On Thursday a senior cabinet secretariat official called up railway minister Pawan Kumar Bansal and politely asked him to consider skipping the cabinet meeting that evening. The message was clear and Bansal knew then that his ride was about to come to a very bumpy end.
On Friday, after meeting Congress president Sonia Gandhi, evening, Prime Minister Manmohan Singh told the beleaguered minister to resign.
Days after media reports revealed the involvement of his key aides and relatives in the scam, many of Bansal’s cabinet colleagues continued to stand by him, believing his innocence. But Bansal knew he had little breathing room. In the core committee meeting last week, Bansal reportedly told Sonia Gandhi, “Madam, I have no defence, nothing much to say” when his explanation was sought.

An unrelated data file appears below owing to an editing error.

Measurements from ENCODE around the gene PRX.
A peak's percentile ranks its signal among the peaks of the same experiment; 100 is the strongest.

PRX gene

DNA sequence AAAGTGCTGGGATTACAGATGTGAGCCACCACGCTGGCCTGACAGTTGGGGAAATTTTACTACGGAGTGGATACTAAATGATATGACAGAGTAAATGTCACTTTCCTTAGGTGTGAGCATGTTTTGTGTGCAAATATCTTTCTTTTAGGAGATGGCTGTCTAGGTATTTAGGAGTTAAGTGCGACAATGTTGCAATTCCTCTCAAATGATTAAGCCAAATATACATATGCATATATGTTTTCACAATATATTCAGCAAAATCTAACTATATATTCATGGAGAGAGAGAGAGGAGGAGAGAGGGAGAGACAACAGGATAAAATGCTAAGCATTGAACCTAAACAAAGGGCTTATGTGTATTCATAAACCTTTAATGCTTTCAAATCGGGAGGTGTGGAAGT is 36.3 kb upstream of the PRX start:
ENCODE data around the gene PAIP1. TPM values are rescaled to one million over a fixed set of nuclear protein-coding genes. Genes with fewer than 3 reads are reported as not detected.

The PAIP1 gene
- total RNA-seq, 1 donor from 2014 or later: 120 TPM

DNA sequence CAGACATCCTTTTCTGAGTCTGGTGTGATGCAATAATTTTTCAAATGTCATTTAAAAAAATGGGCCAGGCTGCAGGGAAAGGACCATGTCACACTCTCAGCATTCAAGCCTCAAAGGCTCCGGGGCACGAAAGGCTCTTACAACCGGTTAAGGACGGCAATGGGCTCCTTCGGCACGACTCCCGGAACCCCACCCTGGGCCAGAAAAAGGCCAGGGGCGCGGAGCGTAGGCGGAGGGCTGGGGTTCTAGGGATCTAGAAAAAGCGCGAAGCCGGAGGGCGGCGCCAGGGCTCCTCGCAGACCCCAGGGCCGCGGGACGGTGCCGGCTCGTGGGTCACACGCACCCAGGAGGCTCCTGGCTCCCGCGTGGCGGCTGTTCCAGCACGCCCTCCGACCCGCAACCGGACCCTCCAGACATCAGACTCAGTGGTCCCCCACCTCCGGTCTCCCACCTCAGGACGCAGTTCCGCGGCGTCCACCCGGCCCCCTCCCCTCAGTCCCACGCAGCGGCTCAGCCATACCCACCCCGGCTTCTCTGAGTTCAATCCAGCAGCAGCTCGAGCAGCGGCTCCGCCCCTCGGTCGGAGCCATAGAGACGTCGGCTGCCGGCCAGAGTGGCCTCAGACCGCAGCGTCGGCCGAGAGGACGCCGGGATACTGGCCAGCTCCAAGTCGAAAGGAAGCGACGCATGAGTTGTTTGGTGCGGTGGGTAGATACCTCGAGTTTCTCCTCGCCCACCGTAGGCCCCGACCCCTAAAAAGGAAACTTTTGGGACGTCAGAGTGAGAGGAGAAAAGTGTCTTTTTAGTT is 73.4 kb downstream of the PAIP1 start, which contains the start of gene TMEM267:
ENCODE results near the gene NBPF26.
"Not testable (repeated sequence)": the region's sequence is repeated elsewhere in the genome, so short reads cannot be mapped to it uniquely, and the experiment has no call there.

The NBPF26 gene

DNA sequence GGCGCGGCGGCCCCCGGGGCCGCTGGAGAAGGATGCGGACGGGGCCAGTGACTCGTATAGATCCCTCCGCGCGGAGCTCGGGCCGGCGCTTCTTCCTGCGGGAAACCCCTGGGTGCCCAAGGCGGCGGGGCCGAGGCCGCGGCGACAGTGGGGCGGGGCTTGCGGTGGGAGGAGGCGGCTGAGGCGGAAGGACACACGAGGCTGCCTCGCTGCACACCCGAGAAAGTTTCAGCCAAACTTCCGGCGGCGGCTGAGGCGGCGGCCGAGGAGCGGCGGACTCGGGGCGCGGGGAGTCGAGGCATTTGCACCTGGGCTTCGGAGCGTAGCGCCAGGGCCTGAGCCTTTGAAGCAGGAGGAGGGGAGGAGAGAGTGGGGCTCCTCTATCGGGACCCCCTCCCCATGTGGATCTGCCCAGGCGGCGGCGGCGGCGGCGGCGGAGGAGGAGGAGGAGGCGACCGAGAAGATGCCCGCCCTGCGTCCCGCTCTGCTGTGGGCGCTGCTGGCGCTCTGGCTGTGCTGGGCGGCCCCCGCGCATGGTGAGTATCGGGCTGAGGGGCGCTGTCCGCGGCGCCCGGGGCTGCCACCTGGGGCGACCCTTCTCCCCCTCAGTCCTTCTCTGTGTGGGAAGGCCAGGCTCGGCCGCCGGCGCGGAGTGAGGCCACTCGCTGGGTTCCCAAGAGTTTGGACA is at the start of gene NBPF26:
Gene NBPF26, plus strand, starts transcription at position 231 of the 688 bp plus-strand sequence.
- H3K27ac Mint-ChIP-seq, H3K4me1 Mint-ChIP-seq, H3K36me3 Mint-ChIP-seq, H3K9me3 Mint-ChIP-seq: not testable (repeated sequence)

During his six-month tenure in Rail Bhawan, Bansal routinely visited office in two shifts. But after the scam broke, he cut short his visits and didn’t go to office on Thursday. On Friday, he went to office for barely an hour, signed around 10 files—but just on routine matters. But before leaving for office, his family sought divine help by praying and sacrificing a goat.